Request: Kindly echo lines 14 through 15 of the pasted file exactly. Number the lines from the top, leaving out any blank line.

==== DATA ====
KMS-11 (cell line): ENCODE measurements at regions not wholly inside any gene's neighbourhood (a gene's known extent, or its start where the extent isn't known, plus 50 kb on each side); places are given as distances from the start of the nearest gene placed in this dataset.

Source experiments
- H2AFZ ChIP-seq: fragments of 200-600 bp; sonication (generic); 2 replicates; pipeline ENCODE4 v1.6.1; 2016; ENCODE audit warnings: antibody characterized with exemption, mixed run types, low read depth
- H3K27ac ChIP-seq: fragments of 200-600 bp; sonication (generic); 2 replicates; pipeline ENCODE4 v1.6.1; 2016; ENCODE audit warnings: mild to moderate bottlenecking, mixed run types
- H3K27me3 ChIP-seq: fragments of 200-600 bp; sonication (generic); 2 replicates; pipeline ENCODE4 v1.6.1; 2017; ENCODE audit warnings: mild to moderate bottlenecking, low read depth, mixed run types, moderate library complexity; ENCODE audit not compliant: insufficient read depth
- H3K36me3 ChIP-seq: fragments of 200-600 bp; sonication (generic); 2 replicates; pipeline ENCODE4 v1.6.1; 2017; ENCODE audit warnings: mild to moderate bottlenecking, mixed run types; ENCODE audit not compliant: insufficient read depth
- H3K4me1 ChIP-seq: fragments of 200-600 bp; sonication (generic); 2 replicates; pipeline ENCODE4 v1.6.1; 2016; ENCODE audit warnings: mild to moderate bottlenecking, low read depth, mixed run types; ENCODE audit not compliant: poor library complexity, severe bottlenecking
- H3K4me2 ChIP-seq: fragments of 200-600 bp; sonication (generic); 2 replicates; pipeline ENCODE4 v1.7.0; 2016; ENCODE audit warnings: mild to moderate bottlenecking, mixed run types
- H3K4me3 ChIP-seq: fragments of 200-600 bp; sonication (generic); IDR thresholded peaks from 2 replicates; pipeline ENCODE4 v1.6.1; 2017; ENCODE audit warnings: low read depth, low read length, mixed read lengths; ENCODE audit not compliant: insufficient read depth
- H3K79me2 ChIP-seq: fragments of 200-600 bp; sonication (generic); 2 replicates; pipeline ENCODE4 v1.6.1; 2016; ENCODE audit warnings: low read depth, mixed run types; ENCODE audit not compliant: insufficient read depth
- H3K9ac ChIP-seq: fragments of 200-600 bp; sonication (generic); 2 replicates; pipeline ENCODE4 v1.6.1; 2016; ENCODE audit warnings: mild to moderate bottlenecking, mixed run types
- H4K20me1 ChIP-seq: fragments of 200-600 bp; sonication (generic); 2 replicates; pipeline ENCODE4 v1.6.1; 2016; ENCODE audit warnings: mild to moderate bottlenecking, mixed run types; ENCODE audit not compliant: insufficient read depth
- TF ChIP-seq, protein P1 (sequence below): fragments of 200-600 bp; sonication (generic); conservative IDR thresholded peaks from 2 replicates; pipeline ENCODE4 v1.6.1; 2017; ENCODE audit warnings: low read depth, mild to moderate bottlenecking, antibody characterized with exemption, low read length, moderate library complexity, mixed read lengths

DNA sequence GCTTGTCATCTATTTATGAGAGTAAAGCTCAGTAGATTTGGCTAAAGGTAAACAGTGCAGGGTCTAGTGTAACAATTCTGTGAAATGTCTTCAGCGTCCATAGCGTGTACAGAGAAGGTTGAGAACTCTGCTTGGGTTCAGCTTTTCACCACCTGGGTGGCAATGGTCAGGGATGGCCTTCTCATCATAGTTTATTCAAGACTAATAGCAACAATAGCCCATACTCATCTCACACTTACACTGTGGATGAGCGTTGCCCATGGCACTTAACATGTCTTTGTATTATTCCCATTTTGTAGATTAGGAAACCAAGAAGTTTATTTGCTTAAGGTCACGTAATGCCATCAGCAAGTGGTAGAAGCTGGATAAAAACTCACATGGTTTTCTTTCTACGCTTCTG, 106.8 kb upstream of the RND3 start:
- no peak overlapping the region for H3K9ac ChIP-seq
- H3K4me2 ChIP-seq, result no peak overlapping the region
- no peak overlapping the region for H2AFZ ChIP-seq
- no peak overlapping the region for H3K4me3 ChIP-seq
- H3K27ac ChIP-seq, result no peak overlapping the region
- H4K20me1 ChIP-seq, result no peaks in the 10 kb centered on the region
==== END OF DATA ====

DNA sequence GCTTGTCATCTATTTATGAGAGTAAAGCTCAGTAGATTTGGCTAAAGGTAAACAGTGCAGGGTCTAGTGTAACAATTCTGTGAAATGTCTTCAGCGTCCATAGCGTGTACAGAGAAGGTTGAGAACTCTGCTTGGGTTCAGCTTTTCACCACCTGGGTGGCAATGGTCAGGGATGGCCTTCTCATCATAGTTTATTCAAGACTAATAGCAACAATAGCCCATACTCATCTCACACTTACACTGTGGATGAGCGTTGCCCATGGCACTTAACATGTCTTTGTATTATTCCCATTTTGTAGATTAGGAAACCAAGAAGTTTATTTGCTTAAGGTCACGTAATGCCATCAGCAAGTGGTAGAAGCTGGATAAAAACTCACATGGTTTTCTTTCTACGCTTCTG, 106.8 kb upstream of the RND3 start:
- no peak overlapping the region for H3K9ac ChIP-seq